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I have a problem in understanding why we consider the continuity of the Logarithmic derivative of the wave function at the boundary of the Scattering Potential? I understand that physical arguments require the wavefunction to be continuous, but why the logarithmic derivative?

$$\lim_{r \to a}\frac{r}{\phi} \frac{d}{dr} \phi,$$ where $a$ is the length scale of the scattering potential.

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    $\begingroup$ Continuity of the logarithmic derivative guarantees continuity of both the wave function and the derivative of the wave function, which is required in all cases of non-singular scattering potentials (delta-function potentials introduce discontinuities into the derivative of the wave function, but they're pretty unphysical). $\endgroup$
    – march
    Mar 4 '16 at 0:25
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For a set of wave functions $f_1$ and $f_2$, boundary conditions are $f_1=f_2\,$ and $f_1' = f_2'$. Combining these (division makes both equations equal to one) we get $f_1/f_1' = f_2/f_2$', which is the logarithmic derivative.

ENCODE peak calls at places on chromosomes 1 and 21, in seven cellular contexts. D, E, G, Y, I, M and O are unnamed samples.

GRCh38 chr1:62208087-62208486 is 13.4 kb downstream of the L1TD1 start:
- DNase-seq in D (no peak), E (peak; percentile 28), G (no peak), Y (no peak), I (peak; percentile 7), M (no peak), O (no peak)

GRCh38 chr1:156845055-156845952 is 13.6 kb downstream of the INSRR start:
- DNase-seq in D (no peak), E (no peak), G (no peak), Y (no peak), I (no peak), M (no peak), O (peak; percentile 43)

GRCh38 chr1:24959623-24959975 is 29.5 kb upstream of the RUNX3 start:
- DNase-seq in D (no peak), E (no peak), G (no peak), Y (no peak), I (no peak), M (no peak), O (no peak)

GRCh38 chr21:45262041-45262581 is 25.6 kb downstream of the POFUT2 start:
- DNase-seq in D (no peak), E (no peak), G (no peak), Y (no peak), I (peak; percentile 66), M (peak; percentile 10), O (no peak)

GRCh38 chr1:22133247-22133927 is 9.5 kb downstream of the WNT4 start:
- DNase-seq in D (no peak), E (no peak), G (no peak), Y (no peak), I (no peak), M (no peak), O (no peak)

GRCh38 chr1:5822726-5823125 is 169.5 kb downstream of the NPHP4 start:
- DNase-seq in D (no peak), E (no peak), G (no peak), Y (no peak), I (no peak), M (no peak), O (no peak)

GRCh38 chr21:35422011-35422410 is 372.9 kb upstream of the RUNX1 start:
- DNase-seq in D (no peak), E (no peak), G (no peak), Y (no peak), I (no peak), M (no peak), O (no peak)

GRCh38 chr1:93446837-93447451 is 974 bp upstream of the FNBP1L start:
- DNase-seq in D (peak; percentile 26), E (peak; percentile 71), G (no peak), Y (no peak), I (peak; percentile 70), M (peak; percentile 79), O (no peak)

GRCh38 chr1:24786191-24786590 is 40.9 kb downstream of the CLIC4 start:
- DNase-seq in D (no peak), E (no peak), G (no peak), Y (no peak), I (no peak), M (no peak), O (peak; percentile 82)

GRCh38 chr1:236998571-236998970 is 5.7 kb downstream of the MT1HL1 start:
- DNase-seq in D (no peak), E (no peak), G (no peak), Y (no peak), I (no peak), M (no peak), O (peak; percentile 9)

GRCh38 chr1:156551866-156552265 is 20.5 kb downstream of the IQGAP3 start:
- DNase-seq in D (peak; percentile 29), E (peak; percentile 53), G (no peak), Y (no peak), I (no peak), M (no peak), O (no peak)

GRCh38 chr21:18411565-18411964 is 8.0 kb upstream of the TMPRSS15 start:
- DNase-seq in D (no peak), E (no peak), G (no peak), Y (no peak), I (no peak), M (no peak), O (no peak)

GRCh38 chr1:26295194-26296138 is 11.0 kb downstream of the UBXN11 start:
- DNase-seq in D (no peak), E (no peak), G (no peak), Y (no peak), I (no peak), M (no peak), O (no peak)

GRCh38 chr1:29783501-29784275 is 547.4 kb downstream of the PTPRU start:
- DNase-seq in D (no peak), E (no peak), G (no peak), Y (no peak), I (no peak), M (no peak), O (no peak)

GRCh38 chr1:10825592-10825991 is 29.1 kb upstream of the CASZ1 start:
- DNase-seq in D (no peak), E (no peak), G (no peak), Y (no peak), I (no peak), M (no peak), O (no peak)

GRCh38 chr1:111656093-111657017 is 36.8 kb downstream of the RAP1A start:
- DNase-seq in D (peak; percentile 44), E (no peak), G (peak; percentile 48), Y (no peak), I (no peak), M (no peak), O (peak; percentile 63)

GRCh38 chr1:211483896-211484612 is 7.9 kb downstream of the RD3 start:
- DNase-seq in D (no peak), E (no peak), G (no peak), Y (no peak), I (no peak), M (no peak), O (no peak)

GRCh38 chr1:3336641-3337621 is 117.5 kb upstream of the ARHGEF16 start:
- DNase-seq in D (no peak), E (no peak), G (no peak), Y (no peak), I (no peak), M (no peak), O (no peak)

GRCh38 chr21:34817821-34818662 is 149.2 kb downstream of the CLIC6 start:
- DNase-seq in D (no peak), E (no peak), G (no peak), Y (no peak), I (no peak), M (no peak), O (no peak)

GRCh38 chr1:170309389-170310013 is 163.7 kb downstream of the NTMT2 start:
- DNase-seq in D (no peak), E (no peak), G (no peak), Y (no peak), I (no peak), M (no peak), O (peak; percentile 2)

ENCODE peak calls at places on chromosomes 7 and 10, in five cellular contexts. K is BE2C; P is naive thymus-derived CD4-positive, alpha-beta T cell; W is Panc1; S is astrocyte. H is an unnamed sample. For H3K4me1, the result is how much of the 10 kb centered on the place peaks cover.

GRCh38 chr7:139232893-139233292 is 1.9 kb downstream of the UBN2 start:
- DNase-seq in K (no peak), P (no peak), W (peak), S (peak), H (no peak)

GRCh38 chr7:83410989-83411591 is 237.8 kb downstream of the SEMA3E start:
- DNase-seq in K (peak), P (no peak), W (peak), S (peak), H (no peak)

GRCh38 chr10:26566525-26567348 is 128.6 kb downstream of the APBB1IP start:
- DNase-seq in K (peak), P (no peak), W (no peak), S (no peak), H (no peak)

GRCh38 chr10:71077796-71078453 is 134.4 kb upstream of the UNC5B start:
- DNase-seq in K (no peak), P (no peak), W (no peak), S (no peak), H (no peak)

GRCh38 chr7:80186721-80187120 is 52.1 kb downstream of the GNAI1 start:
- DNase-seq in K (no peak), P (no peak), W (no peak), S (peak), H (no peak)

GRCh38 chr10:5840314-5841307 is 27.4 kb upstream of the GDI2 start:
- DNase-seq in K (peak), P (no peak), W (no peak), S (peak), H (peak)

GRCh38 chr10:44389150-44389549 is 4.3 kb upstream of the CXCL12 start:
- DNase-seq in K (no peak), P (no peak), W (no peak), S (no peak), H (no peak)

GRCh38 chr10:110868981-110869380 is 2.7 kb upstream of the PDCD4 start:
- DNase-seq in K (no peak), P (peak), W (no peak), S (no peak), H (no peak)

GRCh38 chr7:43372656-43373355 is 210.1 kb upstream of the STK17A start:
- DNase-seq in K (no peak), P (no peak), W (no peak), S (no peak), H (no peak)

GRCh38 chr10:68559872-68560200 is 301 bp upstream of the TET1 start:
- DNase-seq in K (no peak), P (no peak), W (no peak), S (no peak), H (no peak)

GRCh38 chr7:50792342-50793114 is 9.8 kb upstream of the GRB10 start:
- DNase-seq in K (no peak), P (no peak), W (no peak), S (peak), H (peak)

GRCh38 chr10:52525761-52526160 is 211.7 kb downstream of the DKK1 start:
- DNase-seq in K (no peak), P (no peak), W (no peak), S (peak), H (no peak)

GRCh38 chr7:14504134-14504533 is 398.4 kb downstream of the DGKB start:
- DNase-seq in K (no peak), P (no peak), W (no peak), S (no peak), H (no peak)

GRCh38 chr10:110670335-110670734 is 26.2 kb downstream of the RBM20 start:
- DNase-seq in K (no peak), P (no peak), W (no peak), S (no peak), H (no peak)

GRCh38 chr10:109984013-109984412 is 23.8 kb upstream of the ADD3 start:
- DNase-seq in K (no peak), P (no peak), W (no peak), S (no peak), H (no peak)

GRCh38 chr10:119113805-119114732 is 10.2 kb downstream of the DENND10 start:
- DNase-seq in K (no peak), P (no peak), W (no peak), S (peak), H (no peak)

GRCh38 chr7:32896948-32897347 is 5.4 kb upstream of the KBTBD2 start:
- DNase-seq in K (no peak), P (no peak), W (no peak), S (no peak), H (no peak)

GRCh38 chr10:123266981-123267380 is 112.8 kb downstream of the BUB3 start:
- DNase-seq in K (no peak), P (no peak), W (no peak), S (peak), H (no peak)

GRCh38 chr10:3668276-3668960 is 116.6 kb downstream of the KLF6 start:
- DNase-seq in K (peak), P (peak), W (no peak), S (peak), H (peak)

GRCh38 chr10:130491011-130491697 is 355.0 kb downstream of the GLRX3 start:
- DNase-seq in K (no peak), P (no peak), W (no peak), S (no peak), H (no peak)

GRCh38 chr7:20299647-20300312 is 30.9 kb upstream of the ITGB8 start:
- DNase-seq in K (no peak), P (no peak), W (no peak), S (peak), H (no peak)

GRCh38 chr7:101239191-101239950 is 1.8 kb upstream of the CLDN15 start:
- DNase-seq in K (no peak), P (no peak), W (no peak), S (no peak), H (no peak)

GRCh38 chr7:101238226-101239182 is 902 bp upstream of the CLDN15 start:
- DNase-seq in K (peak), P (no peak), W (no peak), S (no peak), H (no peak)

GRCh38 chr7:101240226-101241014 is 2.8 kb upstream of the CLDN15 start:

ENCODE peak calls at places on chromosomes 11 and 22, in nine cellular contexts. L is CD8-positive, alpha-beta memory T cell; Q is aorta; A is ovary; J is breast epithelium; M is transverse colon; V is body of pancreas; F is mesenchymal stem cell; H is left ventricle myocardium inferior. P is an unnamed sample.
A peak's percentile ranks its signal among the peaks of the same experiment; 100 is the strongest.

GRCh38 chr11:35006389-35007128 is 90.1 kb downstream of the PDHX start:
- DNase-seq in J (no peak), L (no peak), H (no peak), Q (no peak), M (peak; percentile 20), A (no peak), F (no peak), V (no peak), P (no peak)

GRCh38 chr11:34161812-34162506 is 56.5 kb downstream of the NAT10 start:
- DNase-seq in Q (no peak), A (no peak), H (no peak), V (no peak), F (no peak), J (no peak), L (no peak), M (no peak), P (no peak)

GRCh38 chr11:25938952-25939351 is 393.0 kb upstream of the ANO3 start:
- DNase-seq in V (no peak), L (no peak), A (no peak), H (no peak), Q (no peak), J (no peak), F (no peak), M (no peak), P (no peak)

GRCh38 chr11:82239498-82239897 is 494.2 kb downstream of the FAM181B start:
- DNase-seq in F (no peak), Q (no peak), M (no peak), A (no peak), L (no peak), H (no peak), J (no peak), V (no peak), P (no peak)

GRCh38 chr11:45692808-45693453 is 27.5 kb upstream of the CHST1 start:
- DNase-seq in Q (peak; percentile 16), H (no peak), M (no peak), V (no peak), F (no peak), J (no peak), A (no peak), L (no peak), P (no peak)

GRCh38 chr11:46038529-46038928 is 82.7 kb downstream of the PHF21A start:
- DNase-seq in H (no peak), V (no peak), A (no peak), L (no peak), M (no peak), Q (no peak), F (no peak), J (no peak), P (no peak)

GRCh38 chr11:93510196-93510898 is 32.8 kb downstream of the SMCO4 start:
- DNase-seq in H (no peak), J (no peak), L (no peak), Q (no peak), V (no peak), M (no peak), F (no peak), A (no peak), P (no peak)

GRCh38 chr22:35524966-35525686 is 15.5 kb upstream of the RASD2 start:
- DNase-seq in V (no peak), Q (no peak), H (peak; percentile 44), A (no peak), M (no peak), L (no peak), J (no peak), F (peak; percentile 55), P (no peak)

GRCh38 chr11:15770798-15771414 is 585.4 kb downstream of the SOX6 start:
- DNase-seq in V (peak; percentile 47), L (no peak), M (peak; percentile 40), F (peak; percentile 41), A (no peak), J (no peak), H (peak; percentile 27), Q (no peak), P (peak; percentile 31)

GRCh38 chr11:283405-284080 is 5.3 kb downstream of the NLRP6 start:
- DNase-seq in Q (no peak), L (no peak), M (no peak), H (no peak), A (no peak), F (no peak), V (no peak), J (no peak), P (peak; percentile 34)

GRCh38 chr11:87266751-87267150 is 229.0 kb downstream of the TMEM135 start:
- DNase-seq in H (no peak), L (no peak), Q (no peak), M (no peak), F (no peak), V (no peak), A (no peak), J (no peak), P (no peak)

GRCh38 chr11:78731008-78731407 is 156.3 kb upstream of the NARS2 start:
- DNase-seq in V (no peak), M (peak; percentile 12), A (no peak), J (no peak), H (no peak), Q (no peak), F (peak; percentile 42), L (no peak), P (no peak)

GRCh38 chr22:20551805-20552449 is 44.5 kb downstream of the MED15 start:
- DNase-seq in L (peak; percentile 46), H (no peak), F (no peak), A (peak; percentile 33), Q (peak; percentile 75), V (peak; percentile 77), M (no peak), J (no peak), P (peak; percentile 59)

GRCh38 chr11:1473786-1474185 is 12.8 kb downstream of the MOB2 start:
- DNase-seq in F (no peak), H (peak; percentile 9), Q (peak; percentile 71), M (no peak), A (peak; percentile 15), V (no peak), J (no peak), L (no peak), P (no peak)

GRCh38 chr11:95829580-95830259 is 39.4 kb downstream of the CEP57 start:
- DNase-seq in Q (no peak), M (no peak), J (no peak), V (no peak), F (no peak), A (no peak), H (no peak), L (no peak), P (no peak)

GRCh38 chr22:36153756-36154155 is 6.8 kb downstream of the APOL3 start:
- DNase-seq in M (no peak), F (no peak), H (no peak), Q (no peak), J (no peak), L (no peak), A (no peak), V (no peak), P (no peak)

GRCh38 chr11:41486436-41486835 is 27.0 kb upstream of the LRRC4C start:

Function needs to be continuous and differentiable if it is to be integrable, and therefore normalizable (yes, I know my grammar is off). The logarithmic derivative is a convenient way of combining these things. It makes many calculations much easier as you automatically reduce four equations to two (in the common case of two boundaries, e.g. a symmetric well, you get four boundary equations)

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